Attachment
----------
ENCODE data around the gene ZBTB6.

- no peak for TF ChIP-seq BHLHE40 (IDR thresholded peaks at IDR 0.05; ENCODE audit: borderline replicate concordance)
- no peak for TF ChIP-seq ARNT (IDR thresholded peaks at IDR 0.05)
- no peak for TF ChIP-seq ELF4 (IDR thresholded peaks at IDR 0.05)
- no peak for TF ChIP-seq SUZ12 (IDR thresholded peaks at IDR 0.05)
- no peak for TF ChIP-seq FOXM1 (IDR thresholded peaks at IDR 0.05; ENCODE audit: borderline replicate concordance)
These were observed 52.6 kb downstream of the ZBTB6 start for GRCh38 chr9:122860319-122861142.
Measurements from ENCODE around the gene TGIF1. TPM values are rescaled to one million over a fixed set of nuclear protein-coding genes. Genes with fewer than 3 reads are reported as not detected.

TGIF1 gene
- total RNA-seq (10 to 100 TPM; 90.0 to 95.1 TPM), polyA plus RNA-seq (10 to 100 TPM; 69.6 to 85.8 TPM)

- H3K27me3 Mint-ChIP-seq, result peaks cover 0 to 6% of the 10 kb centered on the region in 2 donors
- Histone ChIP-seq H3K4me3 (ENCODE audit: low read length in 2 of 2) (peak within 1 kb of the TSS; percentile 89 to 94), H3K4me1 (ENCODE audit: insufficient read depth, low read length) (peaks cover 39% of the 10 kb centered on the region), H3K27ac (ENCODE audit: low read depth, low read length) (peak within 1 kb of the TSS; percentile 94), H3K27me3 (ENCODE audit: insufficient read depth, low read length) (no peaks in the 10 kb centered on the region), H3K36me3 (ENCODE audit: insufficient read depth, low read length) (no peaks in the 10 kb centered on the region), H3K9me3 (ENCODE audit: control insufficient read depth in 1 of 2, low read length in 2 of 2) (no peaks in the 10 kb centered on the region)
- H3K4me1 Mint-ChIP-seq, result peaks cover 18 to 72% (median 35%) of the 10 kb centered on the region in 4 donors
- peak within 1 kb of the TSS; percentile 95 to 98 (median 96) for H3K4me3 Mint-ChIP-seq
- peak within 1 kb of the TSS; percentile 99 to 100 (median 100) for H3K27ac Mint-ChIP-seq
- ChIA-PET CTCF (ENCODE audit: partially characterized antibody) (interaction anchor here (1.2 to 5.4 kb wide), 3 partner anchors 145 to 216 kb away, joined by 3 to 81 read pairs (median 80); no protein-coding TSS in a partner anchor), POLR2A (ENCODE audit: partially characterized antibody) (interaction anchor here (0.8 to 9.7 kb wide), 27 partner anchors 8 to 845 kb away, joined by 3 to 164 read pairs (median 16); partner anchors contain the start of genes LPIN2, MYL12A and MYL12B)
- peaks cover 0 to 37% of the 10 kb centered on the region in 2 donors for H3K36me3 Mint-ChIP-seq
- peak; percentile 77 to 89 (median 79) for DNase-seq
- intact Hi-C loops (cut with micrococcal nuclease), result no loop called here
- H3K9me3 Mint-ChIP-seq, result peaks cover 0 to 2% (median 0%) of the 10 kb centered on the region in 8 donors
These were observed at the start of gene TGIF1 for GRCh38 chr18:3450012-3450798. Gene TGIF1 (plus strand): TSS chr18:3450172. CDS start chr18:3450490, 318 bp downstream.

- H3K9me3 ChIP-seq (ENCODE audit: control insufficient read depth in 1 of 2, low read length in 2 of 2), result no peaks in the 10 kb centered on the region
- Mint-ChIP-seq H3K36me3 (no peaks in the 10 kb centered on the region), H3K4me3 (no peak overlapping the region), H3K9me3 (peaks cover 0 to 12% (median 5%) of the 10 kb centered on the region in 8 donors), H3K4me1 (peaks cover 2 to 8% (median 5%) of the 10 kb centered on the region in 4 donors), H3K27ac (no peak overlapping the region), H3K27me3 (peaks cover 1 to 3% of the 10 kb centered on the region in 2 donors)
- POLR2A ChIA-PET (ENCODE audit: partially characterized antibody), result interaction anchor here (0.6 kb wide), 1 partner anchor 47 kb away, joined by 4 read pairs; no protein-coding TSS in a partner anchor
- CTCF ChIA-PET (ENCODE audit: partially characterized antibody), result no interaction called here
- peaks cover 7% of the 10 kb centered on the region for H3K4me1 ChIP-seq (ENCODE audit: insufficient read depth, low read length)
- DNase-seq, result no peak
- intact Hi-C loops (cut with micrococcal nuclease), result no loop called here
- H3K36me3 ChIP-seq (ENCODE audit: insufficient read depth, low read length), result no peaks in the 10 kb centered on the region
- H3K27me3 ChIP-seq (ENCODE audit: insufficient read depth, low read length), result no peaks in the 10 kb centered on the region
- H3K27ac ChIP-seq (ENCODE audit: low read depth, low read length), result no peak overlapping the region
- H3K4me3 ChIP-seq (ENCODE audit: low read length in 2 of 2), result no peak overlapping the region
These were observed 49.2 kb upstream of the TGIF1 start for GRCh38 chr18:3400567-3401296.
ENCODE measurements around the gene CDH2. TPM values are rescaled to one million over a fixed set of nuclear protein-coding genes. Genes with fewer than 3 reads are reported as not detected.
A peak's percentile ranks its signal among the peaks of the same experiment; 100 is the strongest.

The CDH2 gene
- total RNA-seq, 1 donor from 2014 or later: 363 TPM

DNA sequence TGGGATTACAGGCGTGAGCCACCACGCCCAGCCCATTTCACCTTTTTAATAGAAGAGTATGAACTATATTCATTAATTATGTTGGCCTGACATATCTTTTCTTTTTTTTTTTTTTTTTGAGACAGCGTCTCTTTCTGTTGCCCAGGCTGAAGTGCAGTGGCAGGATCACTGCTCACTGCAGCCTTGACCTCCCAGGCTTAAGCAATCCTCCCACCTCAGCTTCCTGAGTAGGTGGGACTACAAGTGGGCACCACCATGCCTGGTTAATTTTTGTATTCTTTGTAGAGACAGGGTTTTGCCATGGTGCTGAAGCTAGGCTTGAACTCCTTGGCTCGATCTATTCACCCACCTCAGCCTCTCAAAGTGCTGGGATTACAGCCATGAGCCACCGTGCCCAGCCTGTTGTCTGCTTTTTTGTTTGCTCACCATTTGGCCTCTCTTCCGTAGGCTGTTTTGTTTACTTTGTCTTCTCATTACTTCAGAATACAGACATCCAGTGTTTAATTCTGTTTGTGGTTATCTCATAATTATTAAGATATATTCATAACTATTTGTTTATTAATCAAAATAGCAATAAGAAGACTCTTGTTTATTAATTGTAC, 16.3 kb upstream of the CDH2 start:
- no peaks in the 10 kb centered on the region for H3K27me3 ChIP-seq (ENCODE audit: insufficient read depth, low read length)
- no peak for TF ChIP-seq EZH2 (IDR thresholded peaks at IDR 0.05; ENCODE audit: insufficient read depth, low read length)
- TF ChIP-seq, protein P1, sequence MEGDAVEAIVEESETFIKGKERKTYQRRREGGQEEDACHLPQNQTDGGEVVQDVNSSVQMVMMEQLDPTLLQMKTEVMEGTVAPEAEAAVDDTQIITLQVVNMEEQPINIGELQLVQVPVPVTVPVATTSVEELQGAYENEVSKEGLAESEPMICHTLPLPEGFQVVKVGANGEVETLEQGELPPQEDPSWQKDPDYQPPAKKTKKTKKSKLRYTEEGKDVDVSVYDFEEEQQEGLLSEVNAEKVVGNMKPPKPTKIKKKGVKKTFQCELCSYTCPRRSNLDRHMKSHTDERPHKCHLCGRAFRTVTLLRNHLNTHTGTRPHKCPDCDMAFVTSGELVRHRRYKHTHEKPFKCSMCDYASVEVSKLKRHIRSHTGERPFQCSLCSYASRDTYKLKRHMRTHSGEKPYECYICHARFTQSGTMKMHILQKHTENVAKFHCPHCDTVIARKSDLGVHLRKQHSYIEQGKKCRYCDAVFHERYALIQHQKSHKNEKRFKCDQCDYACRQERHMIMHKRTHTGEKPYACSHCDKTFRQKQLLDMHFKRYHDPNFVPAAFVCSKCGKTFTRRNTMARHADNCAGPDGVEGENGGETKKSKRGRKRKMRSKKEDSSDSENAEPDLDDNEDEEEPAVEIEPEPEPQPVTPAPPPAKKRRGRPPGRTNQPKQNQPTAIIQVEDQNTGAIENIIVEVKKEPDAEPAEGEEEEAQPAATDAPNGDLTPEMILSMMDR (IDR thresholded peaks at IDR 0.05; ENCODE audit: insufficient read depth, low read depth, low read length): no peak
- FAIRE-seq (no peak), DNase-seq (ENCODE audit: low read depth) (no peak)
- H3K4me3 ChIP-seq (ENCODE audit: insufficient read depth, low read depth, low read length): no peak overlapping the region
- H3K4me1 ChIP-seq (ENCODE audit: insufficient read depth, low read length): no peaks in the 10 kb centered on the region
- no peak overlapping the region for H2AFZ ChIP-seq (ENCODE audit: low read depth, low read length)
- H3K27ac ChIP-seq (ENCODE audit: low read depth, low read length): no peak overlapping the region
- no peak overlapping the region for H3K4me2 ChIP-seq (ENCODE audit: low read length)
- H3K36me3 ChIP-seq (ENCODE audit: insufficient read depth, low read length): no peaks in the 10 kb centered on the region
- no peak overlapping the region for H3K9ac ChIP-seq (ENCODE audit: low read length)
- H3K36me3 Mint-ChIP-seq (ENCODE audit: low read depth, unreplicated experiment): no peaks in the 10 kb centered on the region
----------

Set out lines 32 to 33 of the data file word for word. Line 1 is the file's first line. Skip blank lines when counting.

- H3K4me3 ChIP-seq (ENCODE audit: low read length in 2 of 2), result no peak overlapping the region
These were observed 49.2 kb upstream of the TGIF1 start for GRCh38 chr18:3400567-3401296.